Take Off

What's New at Seattle-Tacoma International Airport

Air travel is back, somehow both more glorious and frustrating than ever.

By Allison Williams August 22, 2022 Published in the Fall 2022 issue of Seattle Met

We’re calling it: The airport is the new DMV. Now that driver’s licenses are largely squared away online, the airport is the signature bureaucratic monster that must be reckoned with to achieve that sweet, sweet freedom of travel. But even as flight experiences come with more baggage than we could ever afford to check, Seattle’s airport has never been snazzier—or more connected. Heck, it has more than a hundred nonstop destinations. We checked in (two hours early, of course) with the state of things at Sea-Tac.


Trying to Make SEA Happen

Will Sea-Tac’s rebrand stick?

Pop quiz: What’s the name of Seattle’s airport? Most of us—and Google Maps—say Sea-Tac, a moniker that’s been around since Tacoma helped fund the institution in the 1940s. But since just before the pandemic, that mega mess of runways has been rebranded. Who needs a ride to SEA?

The Port of Seattle, which operates the airport terminal, launched the campaign in January 2020, citing a need for a unified identity beyond its own maritime-y title and the lengthy dual-city label. “We have many people from outside our region using this airport, [confused by] having two city names,” says Julie Collins, director of customer experience and brand strategy. “Of course locally we know what it means.” Taking a page from LAX or PDX, they eyed the airport’s longtime call sign.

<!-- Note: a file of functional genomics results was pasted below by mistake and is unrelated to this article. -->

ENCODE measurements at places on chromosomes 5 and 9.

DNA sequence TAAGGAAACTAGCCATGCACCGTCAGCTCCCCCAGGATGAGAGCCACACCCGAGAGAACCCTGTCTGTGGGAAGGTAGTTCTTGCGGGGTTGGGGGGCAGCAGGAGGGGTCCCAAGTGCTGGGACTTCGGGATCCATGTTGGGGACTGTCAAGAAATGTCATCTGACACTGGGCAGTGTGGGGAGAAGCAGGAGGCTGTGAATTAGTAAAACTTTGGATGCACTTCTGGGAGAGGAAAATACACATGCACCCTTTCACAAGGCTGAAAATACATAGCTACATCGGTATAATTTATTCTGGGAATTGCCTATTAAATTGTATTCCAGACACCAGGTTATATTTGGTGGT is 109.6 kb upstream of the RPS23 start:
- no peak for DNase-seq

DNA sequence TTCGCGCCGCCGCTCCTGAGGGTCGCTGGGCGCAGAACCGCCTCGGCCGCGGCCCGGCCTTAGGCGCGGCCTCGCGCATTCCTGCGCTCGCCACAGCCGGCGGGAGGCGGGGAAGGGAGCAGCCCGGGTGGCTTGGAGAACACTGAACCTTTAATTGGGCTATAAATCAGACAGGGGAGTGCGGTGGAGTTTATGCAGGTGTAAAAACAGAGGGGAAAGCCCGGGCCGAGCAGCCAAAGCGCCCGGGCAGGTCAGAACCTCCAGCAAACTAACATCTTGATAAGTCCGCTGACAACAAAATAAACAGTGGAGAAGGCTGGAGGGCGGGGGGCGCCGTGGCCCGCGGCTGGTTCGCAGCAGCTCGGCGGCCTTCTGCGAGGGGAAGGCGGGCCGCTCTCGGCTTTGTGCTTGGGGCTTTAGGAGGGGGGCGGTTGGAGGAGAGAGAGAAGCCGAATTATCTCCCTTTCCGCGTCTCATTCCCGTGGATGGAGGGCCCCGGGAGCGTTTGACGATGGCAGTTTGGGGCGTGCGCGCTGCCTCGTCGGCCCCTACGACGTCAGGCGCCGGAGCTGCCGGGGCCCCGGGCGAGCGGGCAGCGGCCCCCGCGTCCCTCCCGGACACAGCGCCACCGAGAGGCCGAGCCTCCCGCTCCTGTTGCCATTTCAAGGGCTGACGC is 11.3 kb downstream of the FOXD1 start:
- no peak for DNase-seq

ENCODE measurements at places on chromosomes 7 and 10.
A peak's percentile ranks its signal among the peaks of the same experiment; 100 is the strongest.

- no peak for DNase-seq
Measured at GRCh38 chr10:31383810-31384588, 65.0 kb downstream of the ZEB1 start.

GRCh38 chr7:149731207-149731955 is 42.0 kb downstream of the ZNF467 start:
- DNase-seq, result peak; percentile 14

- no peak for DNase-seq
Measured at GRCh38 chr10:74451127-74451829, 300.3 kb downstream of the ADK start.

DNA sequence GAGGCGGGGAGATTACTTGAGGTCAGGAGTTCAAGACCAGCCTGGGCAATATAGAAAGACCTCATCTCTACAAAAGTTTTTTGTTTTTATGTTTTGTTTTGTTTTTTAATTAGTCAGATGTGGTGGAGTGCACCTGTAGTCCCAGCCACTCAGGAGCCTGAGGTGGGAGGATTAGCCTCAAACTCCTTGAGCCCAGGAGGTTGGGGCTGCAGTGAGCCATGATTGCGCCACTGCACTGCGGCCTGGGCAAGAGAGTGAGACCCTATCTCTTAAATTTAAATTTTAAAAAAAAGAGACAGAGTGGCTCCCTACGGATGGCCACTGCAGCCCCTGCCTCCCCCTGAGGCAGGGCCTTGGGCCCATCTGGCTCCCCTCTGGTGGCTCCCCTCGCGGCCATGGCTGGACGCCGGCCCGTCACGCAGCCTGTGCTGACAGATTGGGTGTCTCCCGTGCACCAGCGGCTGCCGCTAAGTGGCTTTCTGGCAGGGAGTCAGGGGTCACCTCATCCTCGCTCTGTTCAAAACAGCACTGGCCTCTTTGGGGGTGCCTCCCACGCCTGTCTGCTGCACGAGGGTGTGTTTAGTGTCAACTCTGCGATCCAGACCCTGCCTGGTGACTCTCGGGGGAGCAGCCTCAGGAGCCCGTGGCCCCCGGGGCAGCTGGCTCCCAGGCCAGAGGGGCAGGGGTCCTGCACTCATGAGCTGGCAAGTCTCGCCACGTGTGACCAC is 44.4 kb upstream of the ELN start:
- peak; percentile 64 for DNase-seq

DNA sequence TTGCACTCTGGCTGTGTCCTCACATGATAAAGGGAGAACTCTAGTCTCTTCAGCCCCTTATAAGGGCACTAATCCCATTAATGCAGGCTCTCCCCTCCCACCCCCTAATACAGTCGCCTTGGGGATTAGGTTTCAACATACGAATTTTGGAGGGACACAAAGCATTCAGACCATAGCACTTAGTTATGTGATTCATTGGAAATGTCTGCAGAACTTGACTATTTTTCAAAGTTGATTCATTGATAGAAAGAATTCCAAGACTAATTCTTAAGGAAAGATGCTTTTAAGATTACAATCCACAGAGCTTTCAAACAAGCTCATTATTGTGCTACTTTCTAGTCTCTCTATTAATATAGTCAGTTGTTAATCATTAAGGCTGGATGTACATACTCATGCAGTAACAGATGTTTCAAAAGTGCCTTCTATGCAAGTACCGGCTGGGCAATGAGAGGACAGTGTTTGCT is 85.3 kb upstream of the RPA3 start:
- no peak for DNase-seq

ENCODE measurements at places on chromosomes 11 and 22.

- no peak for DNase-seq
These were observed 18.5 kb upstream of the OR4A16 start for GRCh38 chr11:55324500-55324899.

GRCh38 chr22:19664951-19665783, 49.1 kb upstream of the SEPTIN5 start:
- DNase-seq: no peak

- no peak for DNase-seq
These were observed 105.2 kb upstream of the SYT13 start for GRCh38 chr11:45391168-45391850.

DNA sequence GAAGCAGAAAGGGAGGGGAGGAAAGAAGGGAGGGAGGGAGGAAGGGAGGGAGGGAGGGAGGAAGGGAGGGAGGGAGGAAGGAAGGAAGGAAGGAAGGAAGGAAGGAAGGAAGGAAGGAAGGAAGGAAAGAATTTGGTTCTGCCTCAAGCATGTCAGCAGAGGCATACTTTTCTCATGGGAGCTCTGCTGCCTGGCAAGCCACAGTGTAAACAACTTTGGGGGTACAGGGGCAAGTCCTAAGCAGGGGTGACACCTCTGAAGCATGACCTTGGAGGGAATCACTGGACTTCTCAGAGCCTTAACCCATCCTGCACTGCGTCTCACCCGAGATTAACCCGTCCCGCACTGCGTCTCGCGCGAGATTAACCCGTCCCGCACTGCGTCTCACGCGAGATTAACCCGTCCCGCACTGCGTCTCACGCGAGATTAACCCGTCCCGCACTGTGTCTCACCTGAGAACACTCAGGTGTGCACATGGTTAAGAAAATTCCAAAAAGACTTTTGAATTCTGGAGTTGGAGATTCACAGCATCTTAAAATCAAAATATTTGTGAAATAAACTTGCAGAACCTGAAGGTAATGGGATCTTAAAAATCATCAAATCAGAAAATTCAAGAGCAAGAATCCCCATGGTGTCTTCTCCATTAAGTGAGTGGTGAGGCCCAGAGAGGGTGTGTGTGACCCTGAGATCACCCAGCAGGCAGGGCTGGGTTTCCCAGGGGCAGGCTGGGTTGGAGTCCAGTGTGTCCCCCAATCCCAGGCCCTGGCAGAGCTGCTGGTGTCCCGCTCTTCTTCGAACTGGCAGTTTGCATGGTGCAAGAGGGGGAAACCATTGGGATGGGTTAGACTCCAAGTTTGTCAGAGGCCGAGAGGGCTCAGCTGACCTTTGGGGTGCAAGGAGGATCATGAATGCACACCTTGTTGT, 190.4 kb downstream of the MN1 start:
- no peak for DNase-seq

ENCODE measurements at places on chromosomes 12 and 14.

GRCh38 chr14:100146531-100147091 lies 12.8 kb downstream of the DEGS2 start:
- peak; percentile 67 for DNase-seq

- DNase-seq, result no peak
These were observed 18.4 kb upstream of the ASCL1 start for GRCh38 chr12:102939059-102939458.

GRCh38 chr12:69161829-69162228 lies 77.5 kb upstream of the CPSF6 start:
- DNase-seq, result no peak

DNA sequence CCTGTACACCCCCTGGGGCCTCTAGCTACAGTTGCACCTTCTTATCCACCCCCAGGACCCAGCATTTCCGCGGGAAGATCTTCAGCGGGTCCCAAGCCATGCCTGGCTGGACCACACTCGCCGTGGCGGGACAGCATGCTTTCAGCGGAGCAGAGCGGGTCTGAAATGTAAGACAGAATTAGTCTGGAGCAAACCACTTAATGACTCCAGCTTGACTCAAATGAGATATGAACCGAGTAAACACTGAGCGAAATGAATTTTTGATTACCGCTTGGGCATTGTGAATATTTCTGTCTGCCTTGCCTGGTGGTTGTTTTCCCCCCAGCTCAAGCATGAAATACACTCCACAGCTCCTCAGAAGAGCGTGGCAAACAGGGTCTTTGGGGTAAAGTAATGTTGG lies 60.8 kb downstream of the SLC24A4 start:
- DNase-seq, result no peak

Updated airport swag. SEA what they did there?

Image: courtesy SEA 

Not all physical airport signs changed “in one fell swoop” says Collins—not that many of us were flying in pandemic-ridden 2020 anyway—and the SEA rebrand has been mostly evident in new apps like the flySEA (directions to the shortest security line and flight status notifications), SEA Spot Saver (booking TSA screening in advance), and Order SEA (food delivery straight to the gate).

Collins notes that a generation ago, only travel agents used the insider jargon of a three-letter code; today we book flights ourselves and know the difference between JFK and LGA, PHX and PDX. For its part, the city of Tacoma did notice; a 2019 News Tribune editorial protested the idea of being “bumped from the airport’s identity like an economy-class passenger on an overbooked flight to Newark.” But the official name, Seattle-Tacoma International Airport, hasn’t budged, and the second city hasn’t complained much since.

But will SEA actually catch on? Collins predicts newcomers and travelers will gradually adopt the usage—and that’s “S-E-A,” each letter aloud, not “sea.” She’s unfazed by recalcitrant locals. “I think that for people who have grown up in this area, who have called it Sea-Tac for 40 years, they will probably continue to call it that. And that’s okay.”


Welcome Home: The New Construction